It took an unpleasant, swear-filled ten minutes to find a username that hadn’t been taken or wasn’t mystifyingly refused. At the end of the whole, draining process I was asked if I’d like to fill in a questionnaire. My resulting outburst was keenly audible, and I’m almost surprised the neighbours didn’t call the police.

With the head rush of new toy joy rapidly ebbing away, I shoved Uncharted 2 in the drive. Another patch update. I’m beginning to feel like Sisyphus. I try to form a Vulcan mind meld with the progress bars, and will them on as they crawl across the screen.

But then, just as my patience reaches breaking point, a ray of light appears among the figurative clouds. I finally get to play Uncharted 2, and it’s very, very good. I begin to titter and grin, my enthusiasm at last beginning to return. Uncharted 2 is everything you could want from an arcade action epic. It’s Indy 4 without the bad bits (which were many); it’s Prince Of Persia with Kays catalogue models. I like the characters. I like the script. I like the way the gorgeousness of your surroundings in any of its 25 chapters successfully disguises the reality that you’re actually shooting away at three or four kinds of bad guy for hours at a time.

It may have taken until Saturday afternoon to get to play it, but Uncharted 2 is perfect Saturday matinee material: trashy, airport fiction fun that wears its pulpy heritage proudly on its sleeve.

So, I’ve just about forgiven the PS3 for its finicky menu system, its opaque shopping experience, and its obsession with downloading things. Sarah’s just about forgiven me too, especially when I tell her about Noby Noby Boy, a typically surreal PSN game created by Keiti (Katamari Damacy) Takahashi. Featuring a central character that grows and stretches as he eats his way around a world of doughnut clouds and starry-eyed animals, we both agree that it sounds like videogaming manna.

A protracted purchase from the PlayStation shop and a 365MB download later, and Noby is ours. We load it up, our thumbs primed and waiting. But what’s this? A 550MB patch update. My reaction was sharp, vocal, and loosened several roof tiles.

Leave a comment

Filed under Uncategorized

Grown men gurgling over gerbils

The glorious chaos of Gerbil Physics

The glorious chaos of Gerbil Physics

It’s an awkward moment. We have friends around for dinner, and as we relax in our chairs with brandy and cigars, Sarah (my long-suffering better half) decides to show off her animals. “That’s my Lickatoad, who I’ve called Jeremy,” Sarah explained as she scrolled around her virtual garden in Viva Pinata. “And this is Hillary, my Chippopotamus. I’ve already got an achievement for romancing geese, and once I’ve romanced my salamanders I’ll be a level 52 gardener.”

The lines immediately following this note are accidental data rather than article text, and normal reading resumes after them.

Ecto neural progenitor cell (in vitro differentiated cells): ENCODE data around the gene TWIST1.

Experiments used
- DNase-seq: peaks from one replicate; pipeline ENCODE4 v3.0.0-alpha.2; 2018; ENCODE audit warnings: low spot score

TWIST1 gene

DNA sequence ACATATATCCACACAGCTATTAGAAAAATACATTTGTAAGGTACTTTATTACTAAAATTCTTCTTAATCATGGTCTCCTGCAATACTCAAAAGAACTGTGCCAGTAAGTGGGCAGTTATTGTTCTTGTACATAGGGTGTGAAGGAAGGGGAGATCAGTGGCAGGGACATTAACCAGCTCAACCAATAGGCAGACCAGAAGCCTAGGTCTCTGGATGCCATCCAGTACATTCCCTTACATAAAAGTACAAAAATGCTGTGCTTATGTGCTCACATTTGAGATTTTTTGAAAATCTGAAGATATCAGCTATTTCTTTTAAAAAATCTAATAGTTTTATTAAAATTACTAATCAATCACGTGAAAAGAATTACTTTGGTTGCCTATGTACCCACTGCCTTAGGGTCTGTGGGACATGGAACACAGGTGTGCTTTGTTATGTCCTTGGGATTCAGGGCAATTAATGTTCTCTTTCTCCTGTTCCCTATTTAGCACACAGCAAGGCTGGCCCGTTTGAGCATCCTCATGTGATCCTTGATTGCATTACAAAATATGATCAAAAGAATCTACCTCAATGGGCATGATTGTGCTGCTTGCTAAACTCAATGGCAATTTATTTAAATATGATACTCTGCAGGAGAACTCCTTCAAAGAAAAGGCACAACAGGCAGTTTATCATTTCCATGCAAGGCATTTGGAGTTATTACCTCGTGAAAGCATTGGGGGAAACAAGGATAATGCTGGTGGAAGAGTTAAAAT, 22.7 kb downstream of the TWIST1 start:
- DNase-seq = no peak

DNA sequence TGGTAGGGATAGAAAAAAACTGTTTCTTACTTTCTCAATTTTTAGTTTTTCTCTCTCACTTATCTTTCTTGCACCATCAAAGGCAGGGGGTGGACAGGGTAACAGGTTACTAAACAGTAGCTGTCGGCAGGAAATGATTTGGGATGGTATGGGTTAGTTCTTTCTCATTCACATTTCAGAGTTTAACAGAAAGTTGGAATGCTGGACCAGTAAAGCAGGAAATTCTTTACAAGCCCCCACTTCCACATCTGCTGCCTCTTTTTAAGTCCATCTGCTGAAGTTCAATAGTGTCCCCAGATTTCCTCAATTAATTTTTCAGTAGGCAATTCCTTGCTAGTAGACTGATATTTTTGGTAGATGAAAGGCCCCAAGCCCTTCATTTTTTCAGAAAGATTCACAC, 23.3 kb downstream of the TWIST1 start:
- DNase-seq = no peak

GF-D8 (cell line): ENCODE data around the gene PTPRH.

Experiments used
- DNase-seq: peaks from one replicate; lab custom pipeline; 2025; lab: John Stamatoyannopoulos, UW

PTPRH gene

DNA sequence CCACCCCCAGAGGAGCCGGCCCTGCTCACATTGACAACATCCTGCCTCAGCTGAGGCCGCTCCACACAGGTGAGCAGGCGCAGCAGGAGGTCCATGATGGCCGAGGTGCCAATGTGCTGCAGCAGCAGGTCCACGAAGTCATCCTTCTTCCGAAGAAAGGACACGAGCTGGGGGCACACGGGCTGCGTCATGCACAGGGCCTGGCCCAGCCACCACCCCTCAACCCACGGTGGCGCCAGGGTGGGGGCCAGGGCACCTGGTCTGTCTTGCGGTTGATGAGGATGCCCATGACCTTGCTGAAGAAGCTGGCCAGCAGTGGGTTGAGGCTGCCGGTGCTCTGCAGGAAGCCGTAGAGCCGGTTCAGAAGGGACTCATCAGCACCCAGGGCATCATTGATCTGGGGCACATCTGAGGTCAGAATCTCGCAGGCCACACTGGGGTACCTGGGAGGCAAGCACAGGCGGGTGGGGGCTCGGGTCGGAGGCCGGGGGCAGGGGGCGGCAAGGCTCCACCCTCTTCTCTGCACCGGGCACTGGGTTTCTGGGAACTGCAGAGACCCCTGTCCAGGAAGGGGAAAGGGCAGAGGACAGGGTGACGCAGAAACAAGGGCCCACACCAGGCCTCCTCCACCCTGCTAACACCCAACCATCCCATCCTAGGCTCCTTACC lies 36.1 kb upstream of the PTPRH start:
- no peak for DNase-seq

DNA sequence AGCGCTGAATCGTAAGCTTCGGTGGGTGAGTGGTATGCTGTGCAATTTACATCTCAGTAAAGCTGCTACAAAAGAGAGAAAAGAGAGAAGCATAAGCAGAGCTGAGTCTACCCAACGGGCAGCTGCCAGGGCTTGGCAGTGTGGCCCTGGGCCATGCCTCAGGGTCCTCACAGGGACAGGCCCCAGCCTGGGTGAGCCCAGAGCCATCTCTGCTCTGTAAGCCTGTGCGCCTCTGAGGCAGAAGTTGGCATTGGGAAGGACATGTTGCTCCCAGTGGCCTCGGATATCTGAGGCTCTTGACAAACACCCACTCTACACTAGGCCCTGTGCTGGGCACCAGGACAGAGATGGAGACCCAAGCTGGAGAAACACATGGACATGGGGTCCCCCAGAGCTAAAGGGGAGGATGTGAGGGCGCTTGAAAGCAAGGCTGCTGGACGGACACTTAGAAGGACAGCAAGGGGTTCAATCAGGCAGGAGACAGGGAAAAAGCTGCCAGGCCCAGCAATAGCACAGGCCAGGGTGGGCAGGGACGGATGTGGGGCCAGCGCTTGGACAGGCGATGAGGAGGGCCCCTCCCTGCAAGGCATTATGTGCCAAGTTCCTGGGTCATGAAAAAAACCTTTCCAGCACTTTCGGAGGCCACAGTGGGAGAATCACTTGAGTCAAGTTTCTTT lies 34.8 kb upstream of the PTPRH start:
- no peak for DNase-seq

To our friends, who are dyed-in-the-wool FPS fanatics, this is mystifying, horrifying stuff. They stare at the television with incredulous eyes. One of them looks as though he has a headache. Rare’s pastel-hued animal management game is not going down well at all.

“It’s good!” Sarah insists, to a wall of utter silence. Someone coughs. Far away, a church bell issues a muffled clang.

“Perhaps we should play something else?” I suggest, quietly removing the 360 controller from Sarah’s grasp. “A shooter?” one of our friends asks, suddenly perking up.

Gerbil Physics!” Sarah blurts, taking the controller back again. “It’s brilliant!”

Our friends settle further down into the sofa, their faces clouding with gloomy resignation. Things are looking bad. If they don’t like whimsical management games full of animals, I think, they’re not going to be thrilled at the sight of a puzzler full of rodents either.

But I’m forgetting the fact that Gerbil Physics is one of the most accessible, gleefully fun puzzle games ever made. The aim is simple: to use your limited supply of bombs to knock down a stack of blocks (which, by-the-by, are full of gerbils) so they fall below the lower quarter of the screen – kind of like Jenga in reverse.

Within seconds, the atmosphere of the room has changed from apathy to a strange kind of sugar-rush glee; we’re shouting advice at whoever happens to be playing, laughing as another gerbil is sent flying off the screen with a squeak, or jeering as a tower refuses to collapse. It may only possess a single player mode, but this is party gaming at its purest and most simple. Everybody has an opinion about where the next bomb should be placed or which block should be blown up first, and everybody wants to have the next go.

Gerbil Physics‘ destructive gameplay taps into a universal desire to blow down a house of cards or kick over a sand castle, and its cutesy presentation is brilliantly at odds with its explosive concept. Its gentle soundtrack is constantly punctuated by the crockery-rattling din of another explosion. The gerbils themselves are full of cheeky personality, screwing up their eyes when a bomb is placed next to them, or muttering “abject fail!” when a level goes awry.

Given that it’s the product of a tiny developer called Pencel Games, and that it costs a piffling 80p on XBox Live, it’s unsurprising that Gerbil Physics ends all-too-quickly – we finished the 24th and final level after around ninety minutes of shouting, swearing and cheering – but it’s a proof-of-concept for a potentially incredible commercial release in the future.

With Gerbil Physics completed, we began a Halo 3 deathmatch. Curiously, the mood began to drop again. Our friends, too used to their PS3, began to moan about the 360’s controller. They grumbled about the positioning of the analogue sticks, and tutted at their apparent unresponsiveness. After less than half an hour of running and shooting, these self-confessed FPS junkies wanted to go back to playing Gerbil Physics. And that, surely, is the sign of a truly great puzzle game.

Originally published over at Den of Geek

Leave a comment

Filed under Uncategorized